question-icon

Hi, I was recently in a car accident last October

default
Posted on Sun, 10 Mar 2019
Question: Hi,
I was recently in a car accident last October and had to undergo a colectomy. My wound has since healed very well, but I've been left with a lot of pain from what I've told is post operative nerve pain. This pain can really be debilitating at times. I'm currently on 60mg a day of morphine tablets and 450mg a day of pregabalin.

What I'd like to know is whether more can be done to ease or eliminate this pain altogether? Will my nerves ever recover at all or am I stuck with this for life? I'd really appreciate your help on this.

Kind regards

Eman
doctor
Answered by Dr. Dariush Saghafi (3 hours later)
Brief Answer:
Postoperative pain may take weeks to months to fully subside

Detailed Answer:
Good evening. I'm so very sorry you are dealing with this problem but if your surgery was this past October and if you had extensive abdominal surgery (which is sounds very likely as if you did then, I believe it is still very possible for you to gain more relief from pain management techniques including being trialed on other medications if the pregabalin is not really doing the job.

First of all, it should be clearly identified what is nerve pain and what is NON-NERVE pain.

Nerve pain or NEURITIS is taken to be the consequence of what happens to a nerve in the body when it is traumatized, severed by injury, RESECTED as occurs in surgery or an amputation, or removal of a visceral organ. The synmptoms of a neuritis can be very significant pain (usually in the same area where the nerve or nerves may have been damaged, which can have a burning, searing, or electrical quality as described by patients. Pain can also be dull, achy, and nagging but usually it is SHARP, STABBING, BURNING, or electrical like.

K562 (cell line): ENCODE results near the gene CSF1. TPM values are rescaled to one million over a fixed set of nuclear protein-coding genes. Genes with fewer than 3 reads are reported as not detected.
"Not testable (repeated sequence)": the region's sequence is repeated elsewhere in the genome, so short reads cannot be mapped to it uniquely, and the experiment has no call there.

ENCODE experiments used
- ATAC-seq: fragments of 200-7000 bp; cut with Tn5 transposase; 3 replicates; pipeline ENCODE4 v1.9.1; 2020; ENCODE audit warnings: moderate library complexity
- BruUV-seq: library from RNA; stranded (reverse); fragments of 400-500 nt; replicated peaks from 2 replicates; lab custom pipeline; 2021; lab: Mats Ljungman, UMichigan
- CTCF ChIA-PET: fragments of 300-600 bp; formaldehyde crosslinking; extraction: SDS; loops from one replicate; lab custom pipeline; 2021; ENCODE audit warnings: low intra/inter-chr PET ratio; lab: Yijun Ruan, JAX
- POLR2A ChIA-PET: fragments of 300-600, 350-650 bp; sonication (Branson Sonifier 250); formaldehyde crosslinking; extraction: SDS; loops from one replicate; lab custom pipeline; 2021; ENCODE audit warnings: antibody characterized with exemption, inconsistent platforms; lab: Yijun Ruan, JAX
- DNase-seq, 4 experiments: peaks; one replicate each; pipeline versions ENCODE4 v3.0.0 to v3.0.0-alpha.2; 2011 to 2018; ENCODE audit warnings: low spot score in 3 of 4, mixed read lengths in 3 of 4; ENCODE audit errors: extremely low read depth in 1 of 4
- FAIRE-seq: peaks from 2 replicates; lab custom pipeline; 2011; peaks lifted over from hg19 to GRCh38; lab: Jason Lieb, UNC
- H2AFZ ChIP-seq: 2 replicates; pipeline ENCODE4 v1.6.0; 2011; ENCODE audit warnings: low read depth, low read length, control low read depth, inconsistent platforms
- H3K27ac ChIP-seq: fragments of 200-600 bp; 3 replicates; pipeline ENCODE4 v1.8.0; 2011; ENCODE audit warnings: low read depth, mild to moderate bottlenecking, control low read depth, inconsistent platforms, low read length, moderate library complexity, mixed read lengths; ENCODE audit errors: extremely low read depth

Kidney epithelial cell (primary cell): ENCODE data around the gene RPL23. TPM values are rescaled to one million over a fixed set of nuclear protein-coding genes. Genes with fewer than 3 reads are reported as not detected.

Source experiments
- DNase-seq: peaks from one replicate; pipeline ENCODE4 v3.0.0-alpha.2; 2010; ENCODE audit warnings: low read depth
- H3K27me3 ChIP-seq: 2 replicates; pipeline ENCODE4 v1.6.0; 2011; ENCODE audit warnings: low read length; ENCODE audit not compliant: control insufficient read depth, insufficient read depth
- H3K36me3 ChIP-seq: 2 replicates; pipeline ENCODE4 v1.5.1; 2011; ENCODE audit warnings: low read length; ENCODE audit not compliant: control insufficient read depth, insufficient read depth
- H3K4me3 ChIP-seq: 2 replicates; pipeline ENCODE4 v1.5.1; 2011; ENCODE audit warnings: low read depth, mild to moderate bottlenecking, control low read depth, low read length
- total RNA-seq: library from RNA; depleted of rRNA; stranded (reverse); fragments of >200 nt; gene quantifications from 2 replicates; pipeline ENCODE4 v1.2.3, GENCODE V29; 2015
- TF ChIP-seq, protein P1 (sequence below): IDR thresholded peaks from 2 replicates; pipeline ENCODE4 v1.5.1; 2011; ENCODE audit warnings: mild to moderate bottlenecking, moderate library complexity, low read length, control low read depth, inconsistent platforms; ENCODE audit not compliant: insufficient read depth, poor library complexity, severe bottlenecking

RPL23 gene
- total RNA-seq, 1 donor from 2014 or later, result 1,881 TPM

If the pain is of NERVE ORIGIN because of the surgical necessity of cutting through nerves and tissue in order to take the damaged colon out and if your body is highly sensitive that sort of damage to your internal nerves then, it is true that residual pain can be intense and long lasting. However, I would question the ongoing use of both morphine for this pain since October as well as Pregabalin which could be escalated to higher doses. Or if you don't really think it's adequately serving to relieve any of the pain then, you should speak with the doctor about either sending you for a PAIN MANAGEMENT consultation with a specialist or they need to consider another agent.

There are a number of alternatives that can be used such as ANTIEPILEPTICS (pregabalin is one), TRICYCLICS, CALCIUM CHANNEL BLOCKERS, and more If the doctor treating you is not entirely sure or comfortable with prescribing from other classes of drugs or even combining drugs then, they need to send you to a higher level of care. It is not reasonable to keep you on the morphine indefinitely for this pain...especially since it doesn't seem to be working.

Another suggestion I would make to you (even ahead of changing to different medications or sending you to pain management) is that you get sent to a neurologist for confirmation that you are indeed suffering from a NEUROPATHIC PAIN SYNDROME which is entirely due to the surgery and not something else that may be mimicking that condition. It's easy to put the blame on the pure surgeon isn't it if everything happened around the same time but....it's not entirely fair if in fact, there's another explanation. A good old fashioned neurological examination with a bit of germane history and perhaps some laboratory studies looking at some nutritional elements such as B12, thyroids, and so on...could potentially shed some light on the subject that could move treatment into a whole new direction.

If, however, after the neurologist believes you in fact are suffering from what may be more properly called COMPLEX REGIONAL PAIN SYNDROME (CRPS) then, the road to treatment and/or intervention using even devices and other complementary medicine methods such as BIOFEEDBACK, COGNITIVE BEHAVIORAL THERAPY, and GUIDED VISUAL IMAGERY have more basis for being used.

If I've provided useful and helpful information to your questions could you do me a huge favor by CLOSING THE QUERY and consider including some words of feedback along with a 5 STAR rating? Again, many thanks for submitting your inquiry and please let me know how things turn out.

Do not forget to contact me in the future at: www.bit.ly/drdariushsaghafi for additional questions, comments, or concerns having to do with this topic or others.